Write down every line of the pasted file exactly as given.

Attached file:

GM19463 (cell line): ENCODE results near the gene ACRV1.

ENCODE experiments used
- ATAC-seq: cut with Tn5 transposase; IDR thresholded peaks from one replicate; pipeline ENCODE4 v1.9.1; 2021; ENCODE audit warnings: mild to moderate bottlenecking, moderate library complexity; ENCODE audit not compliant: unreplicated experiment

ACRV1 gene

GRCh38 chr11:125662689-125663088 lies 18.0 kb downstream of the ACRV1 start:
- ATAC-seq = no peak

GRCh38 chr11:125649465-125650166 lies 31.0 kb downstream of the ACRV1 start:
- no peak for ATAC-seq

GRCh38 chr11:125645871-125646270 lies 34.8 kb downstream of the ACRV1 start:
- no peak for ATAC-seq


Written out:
GM19463 (cell line): ENCODE results near the gene ACRV1.

ENCODE experiments used
- ATAC-seq: cut with Tn5 transposase; IDR thresholded peaks from one replicate; pipeline ENCODE4 v1.9.1; 2021; ENCODE audit warnings: mild to moderate bottlenecking, moderate library complexity; ENCODE audit not compliant: unreplicated experiment

ACRV1 gene

GRCh38 chr11:125662689-125663088 lies 18.0 kb downstream of the ACRV1 start:
- ATAC-seq = no peak

GRCh38 chr11:125649465-125650166 lies 31.0 kb downstream of the ACRV1 start:
- no peak for ATAC-seq

GRCh38 chr11:125645871-125646270 lies 34.8 kb downstream of the ACRV1 start:
- no peak for ATAC-seq